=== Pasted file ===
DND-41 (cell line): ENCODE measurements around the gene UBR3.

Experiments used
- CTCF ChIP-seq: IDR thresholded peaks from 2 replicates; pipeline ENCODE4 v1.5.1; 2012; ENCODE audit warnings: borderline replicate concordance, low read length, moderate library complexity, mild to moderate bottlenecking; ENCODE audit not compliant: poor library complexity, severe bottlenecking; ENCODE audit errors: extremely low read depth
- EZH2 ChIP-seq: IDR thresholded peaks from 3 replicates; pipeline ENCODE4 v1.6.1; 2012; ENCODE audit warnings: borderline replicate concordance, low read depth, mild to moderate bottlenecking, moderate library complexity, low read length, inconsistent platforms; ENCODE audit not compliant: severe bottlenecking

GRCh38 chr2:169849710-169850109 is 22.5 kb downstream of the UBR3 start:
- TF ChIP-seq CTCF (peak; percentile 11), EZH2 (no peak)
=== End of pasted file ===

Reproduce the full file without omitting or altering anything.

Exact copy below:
DND-41 (cell line): ENCODE measurements around the gene UBR3.

Experiments used
- CTCF ChIP-seq: IDR thresholded peaks from 2 replicates; pipeline ENCODE4 v1.5.1; 2012; ENCODE audit warnings: borderline replicate concordance, low read length, moderate library complexity, mild to moderate bottlenecking; ENCODE audit not compliant: poor library complexity, severe bottlenecking; ENCODE audit errors: extremely low read depth
- EZH2 ChIP-seq: IDR thresholded peaks from 3 replicates; pipeline ENCODE4 v1.6.1; 2012; ENCODE audit warnings: borderline replicate concordance, low read depth, mild to moderate bottlenecking, moderate library complexity, low read length, inconsistent platforms; ENCODE audit not compliant: severe bottlenecking

GRCh38 chr2:169849710-169850109 is 22.5 kb downstream of the UBR3 start:
- TF ChIP-seq CTCF (peak; percentile 11), EZH2 (no peak)